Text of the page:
In 2004, Lama Tentzin came to my daughter's school to build a sand mandala. The Sand Mandala is a Tibetan Buddhist tradition which symbolises the transitory nature of things. As part of Buddhist canon, all things material are seen as transitory. A sand mandala is an example of this, being that once it has been built and its accompanying ceremonies and viewing are finished, it is systematically destroyed.

The kids were able to watch Lama Tentzin slowly and methodically build the beautiful mandala over the five day school week, while talking with him about peace, harmony and love. They meditated with him in the morning and listened to his prayers before he began work on the mandala each day. At the end of the week, they watched him dismantle the mandala and accompanied Lama Tentzin and the mandala to the beach where the sand was returned to nature.

My daughter talked about-and still talks about-Lama Tentzin. She was as fascinated by his mandala building skills as she was by being able to talk to him-about anything. It was a great experience for her.

Lama Tentzin was able to return in 2005 and 2006 and once again, the kids watched and listened in wonder as he built the mandala and talked with the them about peace and compassion. As he prayed in his native tounge, the kids were mesmerized-and so were the adults.

As it turned out, not all of the parents were as thrilled with this experience as I was. They felt that the school was supporting a religious agenda that was not to their liking. I don't know if Lama Tentzin will return this year.

I was angry when I found out about this-really angry. I wondered how people could NOT want to expose their kids to other ways of thinking and doing things. In a world that revolves around material things and a 'keep up with the Jones's' mentality, wouldn't the gentle message that 'things' aren't as important as respect and compassion for our fellow man be universal?

There have been other similar incidents that have occurred and, frankly, surprised me. But I have stopped being angry. That never has done me any good.

I am trying to live the message of compassion that Lama Tentzin was intent on teaching us. Compassion for the people who are so wrapped up in their own agendas taht they can't see the universality of messages unless they are delivered in a certain way. I have compassion for the children who are missing out on a very special experience. I have compassion for my child who has to live in a world where the sheer beauty of something like a mandala can get lost in people's fear.

I am also trying to be compassionate with myself-which is the hardest lesson of all.

So as Thanksgiving approaches, I am thankful for the message of the mandala.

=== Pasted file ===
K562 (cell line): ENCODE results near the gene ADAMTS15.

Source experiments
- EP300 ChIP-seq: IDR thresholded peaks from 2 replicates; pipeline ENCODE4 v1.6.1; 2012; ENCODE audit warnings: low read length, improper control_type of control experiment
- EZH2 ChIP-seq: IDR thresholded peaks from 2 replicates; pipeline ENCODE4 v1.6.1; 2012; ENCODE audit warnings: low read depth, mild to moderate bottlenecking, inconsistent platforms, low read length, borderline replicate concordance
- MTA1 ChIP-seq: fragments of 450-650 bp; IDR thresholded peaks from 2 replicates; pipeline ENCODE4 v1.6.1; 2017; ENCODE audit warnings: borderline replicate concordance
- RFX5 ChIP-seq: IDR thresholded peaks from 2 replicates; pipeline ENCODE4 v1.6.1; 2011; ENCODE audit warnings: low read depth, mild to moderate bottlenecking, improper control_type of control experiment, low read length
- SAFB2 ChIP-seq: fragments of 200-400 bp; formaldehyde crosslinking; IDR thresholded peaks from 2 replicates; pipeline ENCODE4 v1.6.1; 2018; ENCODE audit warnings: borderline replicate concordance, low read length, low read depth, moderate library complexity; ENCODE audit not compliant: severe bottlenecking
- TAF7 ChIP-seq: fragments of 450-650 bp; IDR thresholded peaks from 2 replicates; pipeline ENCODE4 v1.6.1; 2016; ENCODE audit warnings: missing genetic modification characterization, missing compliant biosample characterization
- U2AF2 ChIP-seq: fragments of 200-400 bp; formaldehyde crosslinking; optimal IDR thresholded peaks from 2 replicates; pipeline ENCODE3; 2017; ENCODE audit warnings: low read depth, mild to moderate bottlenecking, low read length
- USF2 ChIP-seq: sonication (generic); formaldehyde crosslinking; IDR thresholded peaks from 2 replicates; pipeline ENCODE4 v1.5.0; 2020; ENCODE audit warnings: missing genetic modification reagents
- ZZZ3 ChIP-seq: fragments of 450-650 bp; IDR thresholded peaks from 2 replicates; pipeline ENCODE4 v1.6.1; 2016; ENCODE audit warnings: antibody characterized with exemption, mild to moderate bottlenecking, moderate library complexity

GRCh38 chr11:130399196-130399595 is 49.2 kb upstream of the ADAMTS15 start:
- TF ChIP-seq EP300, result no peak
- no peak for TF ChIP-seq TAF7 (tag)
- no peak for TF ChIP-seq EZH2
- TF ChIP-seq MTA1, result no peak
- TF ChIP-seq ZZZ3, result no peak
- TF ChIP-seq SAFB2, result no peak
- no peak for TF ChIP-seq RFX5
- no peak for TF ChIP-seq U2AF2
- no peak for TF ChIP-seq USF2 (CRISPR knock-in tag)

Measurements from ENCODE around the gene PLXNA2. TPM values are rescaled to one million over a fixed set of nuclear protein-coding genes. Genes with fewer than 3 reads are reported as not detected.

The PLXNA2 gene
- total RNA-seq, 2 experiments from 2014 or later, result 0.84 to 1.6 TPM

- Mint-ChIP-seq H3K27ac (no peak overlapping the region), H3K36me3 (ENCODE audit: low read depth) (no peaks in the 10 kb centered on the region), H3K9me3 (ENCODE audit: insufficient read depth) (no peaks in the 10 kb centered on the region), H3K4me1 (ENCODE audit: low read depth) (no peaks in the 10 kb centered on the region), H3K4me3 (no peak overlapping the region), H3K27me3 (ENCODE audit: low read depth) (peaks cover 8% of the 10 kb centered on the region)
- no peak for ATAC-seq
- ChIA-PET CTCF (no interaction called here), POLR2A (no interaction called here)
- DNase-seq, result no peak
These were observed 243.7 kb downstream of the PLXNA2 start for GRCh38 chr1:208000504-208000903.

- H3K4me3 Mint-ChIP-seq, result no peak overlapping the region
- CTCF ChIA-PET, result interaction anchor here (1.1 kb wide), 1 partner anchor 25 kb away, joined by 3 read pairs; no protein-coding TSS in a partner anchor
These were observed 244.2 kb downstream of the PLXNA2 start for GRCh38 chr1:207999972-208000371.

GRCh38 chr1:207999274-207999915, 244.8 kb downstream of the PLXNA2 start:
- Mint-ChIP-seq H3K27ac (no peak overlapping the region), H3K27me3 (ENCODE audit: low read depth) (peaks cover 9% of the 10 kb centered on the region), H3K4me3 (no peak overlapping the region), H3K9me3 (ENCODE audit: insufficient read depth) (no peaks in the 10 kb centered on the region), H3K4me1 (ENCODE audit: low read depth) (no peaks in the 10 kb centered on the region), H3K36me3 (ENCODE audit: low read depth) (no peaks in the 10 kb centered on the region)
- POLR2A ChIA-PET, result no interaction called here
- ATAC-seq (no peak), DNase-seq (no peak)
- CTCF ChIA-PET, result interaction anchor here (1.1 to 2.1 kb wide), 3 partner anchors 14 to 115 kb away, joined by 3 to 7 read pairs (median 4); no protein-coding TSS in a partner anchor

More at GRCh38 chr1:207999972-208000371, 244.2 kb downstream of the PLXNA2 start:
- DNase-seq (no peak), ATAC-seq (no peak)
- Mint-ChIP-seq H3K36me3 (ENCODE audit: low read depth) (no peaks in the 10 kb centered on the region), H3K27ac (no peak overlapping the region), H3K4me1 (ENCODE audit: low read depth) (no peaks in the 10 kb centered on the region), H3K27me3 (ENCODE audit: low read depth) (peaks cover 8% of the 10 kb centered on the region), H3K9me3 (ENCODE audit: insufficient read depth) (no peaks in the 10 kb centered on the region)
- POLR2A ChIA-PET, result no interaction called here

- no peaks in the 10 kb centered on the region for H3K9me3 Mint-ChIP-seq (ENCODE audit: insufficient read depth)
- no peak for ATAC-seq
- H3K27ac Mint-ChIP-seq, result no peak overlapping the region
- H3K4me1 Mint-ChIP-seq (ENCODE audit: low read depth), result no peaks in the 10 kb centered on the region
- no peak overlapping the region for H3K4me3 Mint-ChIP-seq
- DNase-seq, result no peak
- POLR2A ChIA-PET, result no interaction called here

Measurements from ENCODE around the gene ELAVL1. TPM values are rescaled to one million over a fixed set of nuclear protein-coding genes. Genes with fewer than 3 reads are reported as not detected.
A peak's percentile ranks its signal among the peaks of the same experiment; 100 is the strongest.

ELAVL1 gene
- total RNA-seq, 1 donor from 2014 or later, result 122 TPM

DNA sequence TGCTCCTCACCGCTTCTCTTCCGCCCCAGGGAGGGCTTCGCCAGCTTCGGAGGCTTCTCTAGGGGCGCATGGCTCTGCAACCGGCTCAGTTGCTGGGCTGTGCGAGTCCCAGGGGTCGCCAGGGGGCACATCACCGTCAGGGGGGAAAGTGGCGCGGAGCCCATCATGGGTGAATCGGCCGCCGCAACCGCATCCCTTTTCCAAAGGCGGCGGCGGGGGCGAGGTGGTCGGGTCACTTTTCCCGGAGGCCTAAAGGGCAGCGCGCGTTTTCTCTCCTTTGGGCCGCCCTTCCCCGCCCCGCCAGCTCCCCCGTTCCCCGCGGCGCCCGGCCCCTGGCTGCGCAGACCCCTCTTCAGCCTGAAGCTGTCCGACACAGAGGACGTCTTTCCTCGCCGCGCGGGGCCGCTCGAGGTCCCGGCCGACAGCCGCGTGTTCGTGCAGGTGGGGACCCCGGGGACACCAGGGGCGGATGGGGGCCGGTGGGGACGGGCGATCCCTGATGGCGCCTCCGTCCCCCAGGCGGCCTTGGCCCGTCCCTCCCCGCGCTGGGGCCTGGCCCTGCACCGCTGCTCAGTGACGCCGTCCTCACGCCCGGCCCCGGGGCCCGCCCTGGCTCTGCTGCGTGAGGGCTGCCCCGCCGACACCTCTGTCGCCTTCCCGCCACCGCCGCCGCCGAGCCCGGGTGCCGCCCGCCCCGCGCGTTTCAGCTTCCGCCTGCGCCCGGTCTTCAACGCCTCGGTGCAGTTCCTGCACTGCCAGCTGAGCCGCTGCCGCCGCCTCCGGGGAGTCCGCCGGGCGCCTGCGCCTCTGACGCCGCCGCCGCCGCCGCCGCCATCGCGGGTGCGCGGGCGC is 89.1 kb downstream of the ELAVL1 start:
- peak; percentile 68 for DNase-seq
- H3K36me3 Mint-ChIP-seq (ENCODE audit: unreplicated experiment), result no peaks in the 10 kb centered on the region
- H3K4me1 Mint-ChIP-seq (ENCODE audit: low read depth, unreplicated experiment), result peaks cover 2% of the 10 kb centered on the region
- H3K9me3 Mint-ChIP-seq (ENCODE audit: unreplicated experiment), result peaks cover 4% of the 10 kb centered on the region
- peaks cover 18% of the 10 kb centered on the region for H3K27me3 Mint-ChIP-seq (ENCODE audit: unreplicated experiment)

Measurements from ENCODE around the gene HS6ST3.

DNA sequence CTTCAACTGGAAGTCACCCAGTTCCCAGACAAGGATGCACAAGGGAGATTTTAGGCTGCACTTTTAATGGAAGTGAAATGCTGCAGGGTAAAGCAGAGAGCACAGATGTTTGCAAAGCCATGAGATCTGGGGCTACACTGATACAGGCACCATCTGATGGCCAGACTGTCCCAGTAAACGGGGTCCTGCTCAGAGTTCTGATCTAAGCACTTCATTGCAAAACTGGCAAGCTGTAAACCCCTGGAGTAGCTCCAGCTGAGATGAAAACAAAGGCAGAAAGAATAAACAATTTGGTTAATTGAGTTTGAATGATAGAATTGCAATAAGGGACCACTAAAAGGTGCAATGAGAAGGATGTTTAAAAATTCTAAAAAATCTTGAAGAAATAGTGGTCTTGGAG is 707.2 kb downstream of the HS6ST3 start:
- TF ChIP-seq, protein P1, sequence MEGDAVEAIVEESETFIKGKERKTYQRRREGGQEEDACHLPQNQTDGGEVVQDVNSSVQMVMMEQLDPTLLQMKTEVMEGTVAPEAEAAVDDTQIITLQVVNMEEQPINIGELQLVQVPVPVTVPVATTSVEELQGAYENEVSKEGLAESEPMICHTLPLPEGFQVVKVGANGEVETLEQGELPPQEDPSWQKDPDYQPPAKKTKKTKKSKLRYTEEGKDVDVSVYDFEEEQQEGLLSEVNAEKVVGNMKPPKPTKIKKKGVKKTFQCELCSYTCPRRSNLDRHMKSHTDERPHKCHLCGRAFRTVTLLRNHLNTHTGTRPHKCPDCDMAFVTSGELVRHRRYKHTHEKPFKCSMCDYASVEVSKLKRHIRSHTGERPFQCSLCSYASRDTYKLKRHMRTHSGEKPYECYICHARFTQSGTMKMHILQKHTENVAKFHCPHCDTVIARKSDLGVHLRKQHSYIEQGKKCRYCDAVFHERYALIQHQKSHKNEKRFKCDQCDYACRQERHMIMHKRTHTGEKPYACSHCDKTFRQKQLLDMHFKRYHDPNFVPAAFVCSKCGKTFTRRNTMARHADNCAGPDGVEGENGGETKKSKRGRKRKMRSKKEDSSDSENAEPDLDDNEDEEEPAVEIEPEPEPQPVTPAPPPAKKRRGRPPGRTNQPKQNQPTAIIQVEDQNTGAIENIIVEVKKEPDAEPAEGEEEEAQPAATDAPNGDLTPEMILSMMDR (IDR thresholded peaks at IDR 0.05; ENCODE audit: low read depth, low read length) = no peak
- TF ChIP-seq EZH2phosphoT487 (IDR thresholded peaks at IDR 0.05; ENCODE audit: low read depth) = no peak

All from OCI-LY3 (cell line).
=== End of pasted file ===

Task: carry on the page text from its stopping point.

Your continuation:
With respect,

Thursday, November 15, 2007

All Chinese people live in Chinatown.....right?

I don't always like to admit that my seven year-old teaches me important lessons on a regular basis. After all, I am the parent-shouldn't I be omnipotent?

Apparently, not.

The other day, my gal was standing with three boys watching an adult take a tennis lesson. The boys began speculating about the man's ethnicity. After testing out several theories, one boy said, "he must be Chinese." His buddy replied, "nah, it can't be all Chinese people live in Chinatown."

I was about to come unglued when my daughter calmly said, "That is not true. All Chinese people don't live in Chinatown." The other boys looked at her, like she had given them winning lottery numbers and said to their friend, "she's right, that doesn't make any sense. People can live anywhere."

We talked about the exchange in the car on the way home. Showing my anger at the entire situation, I asked her why she didn't tell the boy that his comment was just plain stupid. "Mom, calling him stupid isn't the right thing to do. Stupid is a bad word and he wouldn't listen after that."


I actually learned two important lessons from her yesterday:
1: A simple factual, calm response to ridiculous statements can be more powerful than an angry, 'in your face' response (which unfortunately is my style.
2: As much as we want to make folks understand that bias and bullying are learned behaviors, our responsibility as parents means that we have to equip our kids with the tools to handle things on their own. At the end of the day, our job is to make ourselves obsolete.

Sometimes, it takes our children to remind us and/or teach us the very lessons that we are trying to teach them.

What did you learn from your kids today?
With Respect,

Monday, November 12, 2007

Is global climate change the cataylst for global respect?

It seems that more and more people are 'going green'. CNN traded in the red in its logo for green and NBC turned its multi-colored peacock into shades of green. Julia Roberts' new house is green, too.

Could global warming (or global climate change, if you perfer) be our world's common enemy? Can a cohesive fight against this phenomenon be the catalyst needed to get people focused on things other than racial, religious, cultural etc differences that are the cause of so many conflicts. Could fighting a real enemy be the ticket to both saving the planet and humanity?

There's nothing like a common enemy to join people from disparate points of view together. For centuries, unlikely allies have been able to cast aside their differences to combat a mutual enemy. Can we do it again?